That doesn’t mean they will not escalate. The last month has seen Turkey send troops to pitch in to Libya’s civil war, in which Qatar and the United Arab Emirates have long been on different sides, with other nations pulling the strings increasingly believed to include Russia and Italy. There’s no reason yet to suspect Soleimani’s death will significantly reduce Teheran’s involvement in Yemen or Iraq.
Recent months have seen growing anti-government protests in both Iraq and Iran, with Soliemani seen a major driver of the brutal and often lethal response to both. That was believed to have been a factor in his decision to step up attacks on U.S. forces in Iraq through local Shi’ite militias, which prompted U.S. air strikes that were followed by mob attacks on Washington’s embassy.
The nightmare scenario the United States feared perhaps the most – an overwhelming assault on its embassy prompting a humiliating Saigon-style withdrawal months before November’s presidential election – now looks much less likely. But much will depend on how Iran chooses to approach the nuclear issue in particular. There are still plenty in Washington who would like to tighten sanctions further in the hope of bringing in outright regime change, although Trump is not necessarily among them. European states will be hoping for a different approach, perhaps nudging all sides back towards a renewed version of President Barack Obama’s nuclear deal.
The further strengthening of Europe’s keystone “E3” alliance on Iran – Britain, France and Germany – may be amongst the greatest legacies of the decade’s first international crisis. Perhaps even more important, however, is the emergence of what might be termed a “Trump Doctrine”. The president is now much less encumbered by advisers like former Defense Secretary Jim Mattis to stay his hand or influences his thinking.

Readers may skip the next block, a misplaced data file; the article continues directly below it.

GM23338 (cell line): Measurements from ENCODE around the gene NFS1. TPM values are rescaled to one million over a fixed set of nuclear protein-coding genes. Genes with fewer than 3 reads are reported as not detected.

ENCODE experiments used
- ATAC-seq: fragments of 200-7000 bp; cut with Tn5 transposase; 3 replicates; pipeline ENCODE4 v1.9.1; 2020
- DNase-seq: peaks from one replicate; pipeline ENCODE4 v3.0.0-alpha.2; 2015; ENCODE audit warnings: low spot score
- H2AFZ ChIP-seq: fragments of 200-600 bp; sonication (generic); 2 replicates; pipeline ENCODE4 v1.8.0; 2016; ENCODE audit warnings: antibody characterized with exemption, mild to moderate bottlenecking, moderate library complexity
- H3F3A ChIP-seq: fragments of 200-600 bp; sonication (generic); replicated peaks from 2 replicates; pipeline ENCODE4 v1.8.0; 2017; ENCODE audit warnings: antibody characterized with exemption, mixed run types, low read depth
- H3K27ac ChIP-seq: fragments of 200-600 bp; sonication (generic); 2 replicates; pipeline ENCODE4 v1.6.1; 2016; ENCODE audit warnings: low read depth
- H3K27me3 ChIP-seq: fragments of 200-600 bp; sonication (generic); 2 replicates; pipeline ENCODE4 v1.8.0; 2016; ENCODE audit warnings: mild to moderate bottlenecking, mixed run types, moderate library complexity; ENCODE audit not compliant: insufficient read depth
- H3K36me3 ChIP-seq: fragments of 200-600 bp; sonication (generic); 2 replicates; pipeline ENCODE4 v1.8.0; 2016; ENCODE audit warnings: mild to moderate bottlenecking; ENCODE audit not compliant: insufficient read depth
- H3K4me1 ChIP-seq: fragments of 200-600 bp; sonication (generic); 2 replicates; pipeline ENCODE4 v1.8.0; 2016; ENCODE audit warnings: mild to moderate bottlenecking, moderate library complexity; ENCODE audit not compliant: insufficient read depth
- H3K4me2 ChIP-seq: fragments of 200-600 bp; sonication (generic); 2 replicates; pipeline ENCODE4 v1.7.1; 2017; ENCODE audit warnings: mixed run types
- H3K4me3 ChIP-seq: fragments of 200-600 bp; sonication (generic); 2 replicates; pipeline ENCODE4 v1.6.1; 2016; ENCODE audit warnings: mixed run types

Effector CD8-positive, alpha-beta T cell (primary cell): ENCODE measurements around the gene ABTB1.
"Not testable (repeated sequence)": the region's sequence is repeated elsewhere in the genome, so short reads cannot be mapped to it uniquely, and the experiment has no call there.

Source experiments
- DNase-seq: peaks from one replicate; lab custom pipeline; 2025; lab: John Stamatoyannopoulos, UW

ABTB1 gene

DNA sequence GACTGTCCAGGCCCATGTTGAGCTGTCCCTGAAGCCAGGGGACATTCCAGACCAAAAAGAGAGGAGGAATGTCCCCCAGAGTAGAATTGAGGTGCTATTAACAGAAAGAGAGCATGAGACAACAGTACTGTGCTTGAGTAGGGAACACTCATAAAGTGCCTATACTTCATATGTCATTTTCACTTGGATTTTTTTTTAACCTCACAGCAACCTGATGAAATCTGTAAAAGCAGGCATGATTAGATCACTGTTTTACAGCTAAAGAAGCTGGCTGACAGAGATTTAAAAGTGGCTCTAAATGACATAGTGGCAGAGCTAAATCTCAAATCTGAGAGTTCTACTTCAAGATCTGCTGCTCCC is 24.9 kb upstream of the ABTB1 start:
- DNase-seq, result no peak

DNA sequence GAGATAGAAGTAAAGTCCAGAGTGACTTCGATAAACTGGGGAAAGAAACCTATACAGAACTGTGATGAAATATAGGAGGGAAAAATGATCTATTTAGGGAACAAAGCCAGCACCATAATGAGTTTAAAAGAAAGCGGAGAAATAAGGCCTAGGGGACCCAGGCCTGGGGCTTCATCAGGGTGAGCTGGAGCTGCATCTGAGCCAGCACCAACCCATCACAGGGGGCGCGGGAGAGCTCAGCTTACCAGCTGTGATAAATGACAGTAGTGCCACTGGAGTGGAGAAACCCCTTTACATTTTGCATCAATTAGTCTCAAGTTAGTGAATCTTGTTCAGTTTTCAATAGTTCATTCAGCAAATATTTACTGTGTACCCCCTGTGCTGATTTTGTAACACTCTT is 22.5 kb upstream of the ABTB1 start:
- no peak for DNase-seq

Faced with a confrontation, Trump was clearly willing to countenance more aggressive direct action than almost any of the U.S. foreign policy community would have embraced. He may follow that, however, by withdrawing America from the region still further. That’s an approach America’s allies and potential foes alike will ponder, and it will not necessarily make the world a safer place.
Those like Soleimani who thrive on driving instability should also pause to think, however. The slain general clearly felt himself untouchable, and would almost certainly have assumed his killing would spark even greater bloodshed. Instead, for all the mourners at his funeral, it is hard not to notice just how quickly all sides, including his own, are wanting to move on. *** Peter Apps is a writer on international affairs, globalisation, conflict and other issues. He is the founder and executive director of the Project for Study of the 21st Century; PS21, a non-national, non-partisan, non-ideological think tank. Paralysed by a war-zone car crash in 2006, he also blogs about his disability and other topics. He was previously a reporter for Reuters and continues to be paid by Thomson Reuters. Since 2016, he has been a member of the British Army Reserve and the UK Labour Party, and is an active fundraiser for the party. (Editing by Giles Elgood)